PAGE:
Every individual on Earth goes through tough times at some point in their life that causes stress. But what differs us from other people is the way in which we handle stress. According to a new study, the place where you live can also affect your stress levels.
WalletHub, a personal finance website located in Washington, D.C. have conducted a study to find out highly stressed stated of America. Their findings show that Alabama tops the list of being stressed states and Minnesota have recorded lowest stress levels.
The research study
For the purpose of the study, the individuals from 50 states of America were analyzed. The study included 4 basic factors related to stress which is work, family, health and security/ safety.
The researchers have designed 33 metrics related to the above four factors, for instance, workload, shift timings, job security, health related issues to name a few. Each metric had to grade up to 100. The 100 level mark indicates the highest level of stress.
The stress-related information was also collected from U.S. Census, Centers for Disease Control and Prevention and various other sources to develop this ranking.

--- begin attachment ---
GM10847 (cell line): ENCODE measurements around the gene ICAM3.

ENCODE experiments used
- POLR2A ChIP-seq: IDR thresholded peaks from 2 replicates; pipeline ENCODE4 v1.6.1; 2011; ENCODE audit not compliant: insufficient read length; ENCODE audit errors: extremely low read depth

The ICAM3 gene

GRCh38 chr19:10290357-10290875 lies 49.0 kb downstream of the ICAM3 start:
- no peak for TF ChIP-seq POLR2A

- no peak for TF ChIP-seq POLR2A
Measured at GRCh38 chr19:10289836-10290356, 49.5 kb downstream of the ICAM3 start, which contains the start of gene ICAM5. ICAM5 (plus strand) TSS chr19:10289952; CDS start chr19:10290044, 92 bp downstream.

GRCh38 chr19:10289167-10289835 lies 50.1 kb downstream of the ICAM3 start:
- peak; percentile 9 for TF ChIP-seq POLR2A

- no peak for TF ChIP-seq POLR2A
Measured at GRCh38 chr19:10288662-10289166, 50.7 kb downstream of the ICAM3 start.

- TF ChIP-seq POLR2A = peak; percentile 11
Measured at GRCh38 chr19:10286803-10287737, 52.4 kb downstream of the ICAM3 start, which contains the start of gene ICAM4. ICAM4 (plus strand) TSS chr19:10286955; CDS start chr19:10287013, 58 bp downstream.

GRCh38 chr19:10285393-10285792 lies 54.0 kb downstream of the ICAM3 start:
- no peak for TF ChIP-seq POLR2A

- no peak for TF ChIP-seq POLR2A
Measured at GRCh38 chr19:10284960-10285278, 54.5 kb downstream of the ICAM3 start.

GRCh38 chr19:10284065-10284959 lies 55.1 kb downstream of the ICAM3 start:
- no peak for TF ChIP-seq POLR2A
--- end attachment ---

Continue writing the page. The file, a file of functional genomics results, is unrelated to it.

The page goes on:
Findings of the study
According to data gathered from various sources and residents, Alabama was ranked first being the most stressed state and the stress level recorded was 56.91. The high-stress levels might be linked to the poor health and less number of psychologists. Also, the residents of Alabama do not follow healthy sleep habits that affect their physical well-being.
After Alabama, the second most stressed state was Louisiana followed by Mississippi. The stress level recorded in these states were 56.22 and 55.62 respectively.
On contrary, the residents of Minnesota have reflected low-stress levels. Their stress score was 31.07. Also, the residents here are healthy as compared to other states due to the large number of psychologists present in the region. Also, the residents there have sound sleep and least divorce rates.
In conclusion, the southern states of America depict high-stress levels as compared to the middle states of America.